Author: Nicola Sharp
23 September 2020
2 min read
Nicola Sharp of Rahman Ravelli details a case that shows the court approach to search order safety in a pandemic.
The case of Calor Gas Ltd v Chorley Bottle Gas Ltd and others  EWHC 2426 (QB), saw Calor Gas Ltd (the applicant) make an application for a search order, alleging that Chorley Bottle Gas Ltd (the respondent) had been refilling containers incorrectly.
A search order is a form of court order that requires a respondent to allow the applicant’s solicitors or representative to enter the respondent’s premises to search for and remove all items included within the order. Generally, the purpose of a search order is to collect and preserve evidence or property which is (or may be) the subject of an action or point of interest within an on-going case. Such activities, however, can present problems during a pandemic.
In July 2020, when the application was heard, Mr Justice Fordham (the judge) had to take into account the COVID-19 pandemic and apply extra precautions when considering the application. Variations were made to both the usual mode of hearing and the terms of the order. The case can be seen as an illustration of how courts will take the pandemic into account.
The applicant believed the respondent was filling up gas canisters in a back garden without taking proper steps to ensure safety or the level of quality that the applicant had expected and been promised. As part of the business agreement, the respondent was obliged to collect empty gas containers from the applicant, refill them safely and in line with official guidelines and then return them. The order was sought for the applicant’s team to identify and retrieve gas cylinders belonging to the applicant for which ownership was disputed.
In light of COVID, the hearing was heard remotely by way of BT conference call. It was heard in private and was recorded so that it could be made available for subsequent access, as required. The judge was satisfied that the open justice principle had been secured and that the decision to hear the application remotely was fully justifiable, necessary and proportionate given the circumstances.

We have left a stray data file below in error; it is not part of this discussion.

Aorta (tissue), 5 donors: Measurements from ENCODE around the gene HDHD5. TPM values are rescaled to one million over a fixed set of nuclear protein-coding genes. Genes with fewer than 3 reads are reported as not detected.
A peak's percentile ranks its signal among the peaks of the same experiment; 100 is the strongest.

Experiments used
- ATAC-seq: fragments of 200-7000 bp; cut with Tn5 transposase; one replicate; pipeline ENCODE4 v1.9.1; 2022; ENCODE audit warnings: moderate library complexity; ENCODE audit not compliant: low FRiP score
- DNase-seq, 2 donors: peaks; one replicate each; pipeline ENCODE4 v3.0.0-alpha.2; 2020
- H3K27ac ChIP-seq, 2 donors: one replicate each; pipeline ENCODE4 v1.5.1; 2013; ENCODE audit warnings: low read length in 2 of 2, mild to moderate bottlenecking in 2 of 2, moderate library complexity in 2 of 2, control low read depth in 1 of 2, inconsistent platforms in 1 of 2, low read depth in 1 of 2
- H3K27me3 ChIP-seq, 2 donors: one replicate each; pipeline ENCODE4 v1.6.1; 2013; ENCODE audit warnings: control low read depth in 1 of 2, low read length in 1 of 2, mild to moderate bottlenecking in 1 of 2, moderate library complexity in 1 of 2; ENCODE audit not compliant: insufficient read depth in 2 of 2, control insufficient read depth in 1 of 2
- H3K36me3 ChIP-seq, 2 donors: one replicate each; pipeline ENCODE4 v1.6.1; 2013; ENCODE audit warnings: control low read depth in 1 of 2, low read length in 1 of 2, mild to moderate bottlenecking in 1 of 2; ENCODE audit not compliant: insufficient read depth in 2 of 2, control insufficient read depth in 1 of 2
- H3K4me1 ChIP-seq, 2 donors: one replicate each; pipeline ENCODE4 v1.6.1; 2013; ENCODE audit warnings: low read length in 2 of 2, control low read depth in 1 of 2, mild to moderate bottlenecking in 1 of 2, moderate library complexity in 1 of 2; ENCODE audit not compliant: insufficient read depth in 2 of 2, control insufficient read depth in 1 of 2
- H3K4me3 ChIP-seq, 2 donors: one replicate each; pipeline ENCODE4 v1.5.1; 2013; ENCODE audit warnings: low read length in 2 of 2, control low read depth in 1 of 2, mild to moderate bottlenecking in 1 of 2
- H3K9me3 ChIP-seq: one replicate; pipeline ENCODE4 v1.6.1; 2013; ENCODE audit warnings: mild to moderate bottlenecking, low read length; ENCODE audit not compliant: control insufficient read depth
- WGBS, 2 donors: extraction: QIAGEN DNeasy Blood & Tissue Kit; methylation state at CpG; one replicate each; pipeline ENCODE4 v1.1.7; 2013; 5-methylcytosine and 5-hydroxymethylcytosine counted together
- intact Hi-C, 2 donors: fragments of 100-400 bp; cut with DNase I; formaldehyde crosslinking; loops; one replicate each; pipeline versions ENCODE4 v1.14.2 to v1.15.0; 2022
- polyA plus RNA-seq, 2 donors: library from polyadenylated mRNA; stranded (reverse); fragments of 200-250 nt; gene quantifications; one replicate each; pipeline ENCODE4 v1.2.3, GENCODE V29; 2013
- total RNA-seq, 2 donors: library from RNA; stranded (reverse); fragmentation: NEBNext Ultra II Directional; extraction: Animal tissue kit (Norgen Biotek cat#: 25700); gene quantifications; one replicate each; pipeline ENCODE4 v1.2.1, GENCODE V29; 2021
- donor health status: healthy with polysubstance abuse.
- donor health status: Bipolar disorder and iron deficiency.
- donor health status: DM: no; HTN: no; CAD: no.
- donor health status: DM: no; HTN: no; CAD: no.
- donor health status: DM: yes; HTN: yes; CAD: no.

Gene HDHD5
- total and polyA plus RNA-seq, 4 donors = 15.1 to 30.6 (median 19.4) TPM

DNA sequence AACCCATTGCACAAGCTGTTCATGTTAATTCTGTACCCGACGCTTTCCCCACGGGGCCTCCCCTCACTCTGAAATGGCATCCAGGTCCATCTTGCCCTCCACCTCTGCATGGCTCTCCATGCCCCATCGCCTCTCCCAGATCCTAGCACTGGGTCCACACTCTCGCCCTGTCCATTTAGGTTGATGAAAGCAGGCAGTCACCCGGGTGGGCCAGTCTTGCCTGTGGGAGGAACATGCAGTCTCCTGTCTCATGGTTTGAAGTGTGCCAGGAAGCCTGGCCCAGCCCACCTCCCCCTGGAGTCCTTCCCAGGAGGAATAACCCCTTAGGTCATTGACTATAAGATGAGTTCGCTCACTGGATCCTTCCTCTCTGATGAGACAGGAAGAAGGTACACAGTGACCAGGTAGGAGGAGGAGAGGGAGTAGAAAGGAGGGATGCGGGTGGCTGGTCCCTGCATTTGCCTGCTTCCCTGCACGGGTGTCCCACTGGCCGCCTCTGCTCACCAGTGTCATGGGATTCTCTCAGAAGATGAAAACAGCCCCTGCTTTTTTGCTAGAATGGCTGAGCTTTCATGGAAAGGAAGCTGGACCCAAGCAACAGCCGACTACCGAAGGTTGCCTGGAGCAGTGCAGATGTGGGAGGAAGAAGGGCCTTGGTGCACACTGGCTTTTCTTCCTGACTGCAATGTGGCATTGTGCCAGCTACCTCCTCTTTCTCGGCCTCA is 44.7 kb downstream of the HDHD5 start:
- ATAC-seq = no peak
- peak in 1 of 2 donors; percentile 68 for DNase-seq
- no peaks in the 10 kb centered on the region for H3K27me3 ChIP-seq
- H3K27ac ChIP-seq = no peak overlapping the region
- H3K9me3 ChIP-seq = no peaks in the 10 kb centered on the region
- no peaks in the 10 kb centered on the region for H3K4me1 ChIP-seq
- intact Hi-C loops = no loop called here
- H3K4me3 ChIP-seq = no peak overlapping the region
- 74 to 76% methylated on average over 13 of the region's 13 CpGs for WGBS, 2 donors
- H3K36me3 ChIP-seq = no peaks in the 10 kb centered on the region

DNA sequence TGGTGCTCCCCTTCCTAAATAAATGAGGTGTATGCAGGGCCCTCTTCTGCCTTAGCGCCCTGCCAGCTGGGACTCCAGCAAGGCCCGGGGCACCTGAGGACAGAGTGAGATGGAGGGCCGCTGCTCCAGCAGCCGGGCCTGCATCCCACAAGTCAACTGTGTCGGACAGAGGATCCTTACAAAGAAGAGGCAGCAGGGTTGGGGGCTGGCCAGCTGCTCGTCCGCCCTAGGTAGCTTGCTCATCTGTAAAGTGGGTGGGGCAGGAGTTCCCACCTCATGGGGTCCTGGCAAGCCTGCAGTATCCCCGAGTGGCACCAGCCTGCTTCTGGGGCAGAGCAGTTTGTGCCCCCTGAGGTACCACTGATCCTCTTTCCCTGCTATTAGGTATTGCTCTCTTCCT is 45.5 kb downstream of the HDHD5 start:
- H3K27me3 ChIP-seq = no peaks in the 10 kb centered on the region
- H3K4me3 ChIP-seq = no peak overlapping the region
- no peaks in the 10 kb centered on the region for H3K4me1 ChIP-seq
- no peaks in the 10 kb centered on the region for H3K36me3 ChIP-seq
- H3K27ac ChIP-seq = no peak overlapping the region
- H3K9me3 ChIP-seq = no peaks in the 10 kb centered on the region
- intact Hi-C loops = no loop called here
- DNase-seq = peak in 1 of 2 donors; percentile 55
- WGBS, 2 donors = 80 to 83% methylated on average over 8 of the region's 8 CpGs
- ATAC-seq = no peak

There were interesting changes made to the search order sought, which were a direct result of COVID and social distancing requirements.
The order allowed a search team to arrive at two premises; one business premises and one private residence. The order provided that only the back garden and exterior sheds at the private residence could be entered and searched. Also, unusually for a search order, there was no permission for the search team to search for or remove any documentation or computers. Nor was there any 'doorstep' requirement that questions had to be answered about the commercial dealings undertaken by the respondent. The only requirement for the provision of information during the search related to identification as to where the gas cylinders were located.
In addition, the judge laid out rules that had to be followed for the search to be allowed to go ahead.
These rules, which were referred to as ‘the COVID undertakings’, indicated the court’s awareness of the changed circumstances brought about by the pandemic and how they relate to search orders.
The judgment in the case illustrates the factors the court will consider during the pandemic, when considering the proportionality of a proposed search order.
Nicola is known for her fraud, civil recovery and business crime expertise, her experience of leading the largest financial disputes and multinational investigations and her skills in devising preventative measures and conducting internal investigations for corporates.